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Arkansas Senate amends House Congressional redistricting map, keeps Fayetteville in 3rd District

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April 5, 2011

LITTLE ROCK, Arkansas:On April 5, 2011, the Senate approved a new compromise map (See Figure 3) that would keep Fayetteville in the 3rd Congressional District. The bill received second reading and will likely appear for final approval on Wednesday morning.[1][2]

 Arkansas Congressional Redistricting Maps 

Although the deadline for completing Congressional redistricting was supposed to be April 1 when session ended, the Senate members did not vote on a plan in time and amended the Sine Dine resolution to allow legislators to return and finish the process. The Arkansas House of Representatives passed a map by a 52-46 vote on March 31 and sent it to the Senate for approval.[3] But with only one day to consider the map and strong resistance from Republican legislators, the "Fayetteville to the Fourth" map remained unapproved.[4] The Senate committee in charge of redistricting is split with four Democrats and four Republicans, which makes it difficult for any bill to emerge without a consensus opinion.[5]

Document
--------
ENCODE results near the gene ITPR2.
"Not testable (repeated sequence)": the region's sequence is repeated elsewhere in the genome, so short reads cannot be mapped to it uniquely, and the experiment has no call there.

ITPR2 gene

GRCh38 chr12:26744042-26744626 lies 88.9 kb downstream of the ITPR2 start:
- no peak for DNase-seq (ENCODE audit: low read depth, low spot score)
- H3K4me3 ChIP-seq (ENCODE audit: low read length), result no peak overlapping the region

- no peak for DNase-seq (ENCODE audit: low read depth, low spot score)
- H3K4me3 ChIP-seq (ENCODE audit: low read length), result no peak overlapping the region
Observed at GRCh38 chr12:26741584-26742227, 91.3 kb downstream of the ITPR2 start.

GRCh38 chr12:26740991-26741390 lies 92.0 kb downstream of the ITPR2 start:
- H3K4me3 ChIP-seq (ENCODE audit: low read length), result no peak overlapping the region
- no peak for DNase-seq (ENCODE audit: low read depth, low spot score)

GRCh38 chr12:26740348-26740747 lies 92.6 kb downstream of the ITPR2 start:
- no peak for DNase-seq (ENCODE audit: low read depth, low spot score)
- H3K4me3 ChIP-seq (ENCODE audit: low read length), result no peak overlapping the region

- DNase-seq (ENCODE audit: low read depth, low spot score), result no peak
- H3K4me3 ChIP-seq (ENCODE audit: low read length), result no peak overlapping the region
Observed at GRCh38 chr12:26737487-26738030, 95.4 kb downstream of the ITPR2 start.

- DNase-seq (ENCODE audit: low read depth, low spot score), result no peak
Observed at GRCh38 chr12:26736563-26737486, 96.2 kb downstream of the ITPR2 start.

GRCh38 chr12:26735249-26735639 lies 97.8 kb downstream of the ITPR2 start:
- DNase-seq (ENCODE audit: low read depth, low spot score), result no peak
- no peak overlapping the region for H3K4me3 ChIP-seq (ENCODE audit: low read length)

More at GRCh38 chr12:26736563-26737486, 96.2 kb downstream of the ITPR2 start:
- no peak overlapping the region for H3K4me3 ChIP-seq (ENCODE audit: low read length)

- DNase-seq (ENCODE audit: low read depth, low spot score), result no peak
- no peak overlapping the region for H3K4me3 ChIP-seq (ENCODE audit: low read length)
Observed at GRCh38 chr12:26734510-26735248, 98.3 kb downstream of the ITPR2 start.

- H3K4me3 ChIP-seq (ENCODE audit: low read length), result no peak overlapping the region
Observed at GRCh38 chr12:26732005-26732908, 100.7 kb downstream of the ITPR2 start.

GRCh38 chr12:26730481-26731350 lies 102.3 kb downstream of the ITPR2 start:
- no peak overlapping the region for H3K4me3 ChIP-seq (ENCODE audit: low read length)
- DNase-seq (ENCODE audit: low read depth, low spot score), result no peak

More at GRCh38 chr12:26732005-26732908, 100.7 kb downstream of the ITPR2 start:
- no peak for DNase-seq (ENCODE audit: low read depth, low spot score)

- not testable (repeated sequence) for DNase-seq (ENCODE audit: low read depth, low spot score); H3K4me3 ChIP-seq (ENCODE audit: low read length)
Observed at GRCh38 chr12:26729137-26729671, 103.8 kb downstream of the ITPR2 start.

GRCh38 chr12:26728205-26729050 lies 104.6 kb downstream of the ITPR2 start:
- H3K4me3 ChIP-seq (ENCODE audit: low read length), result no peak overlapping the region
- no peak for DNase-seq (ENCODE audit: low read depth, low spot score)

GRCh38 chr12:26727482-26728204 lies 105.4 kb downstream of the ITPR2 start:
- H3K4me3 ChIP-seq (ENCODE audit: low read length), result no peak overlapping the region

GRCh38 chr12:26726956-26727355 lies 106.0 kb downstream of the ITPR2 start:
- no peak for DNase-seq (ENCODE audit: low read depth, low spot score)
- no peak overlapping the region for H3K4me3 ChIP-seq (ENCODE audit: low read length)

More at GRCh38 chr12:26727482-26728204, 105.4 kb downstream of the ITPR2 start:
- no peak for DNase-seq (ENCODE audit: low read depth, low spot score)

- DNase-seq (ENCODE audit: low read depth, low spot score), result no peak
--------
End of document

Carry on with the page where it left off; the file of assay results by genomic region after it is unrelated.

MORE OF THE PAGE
On Monday, April 4, the Arkansas State Senate returned to continue debating the maps.[6] The State Agencies Committee rejected the "Fayetteville to the 4th" map. Once again, the vote was 4-4, with 5 votes needed to send the map to the full Senate.[7] On Tuesday, April 5, the Senate met again briefly but once again adjourned to negotiate a compromise map. A recent poll of Fayetteville residents found that 83 percent are opposed to moving from the 3rd to the 4th Congressional District.[8]

One option Democrats had considered was pulling the map directly out of committee. Only 18 votes would be needed -- Democrats have 20 members in the chamber. However, that option was not exercised. "We're trying to find a map that can get five votes in the committee. My sense is the Senate wants to work through the committee process and wants to avoid pulling something out of committee," said Sen. Gilbert Baker, (R), the Senate panel's vice chairman.[9]

However, it appears a compromise has been reached -- at least in the Senate -- for now.[10]

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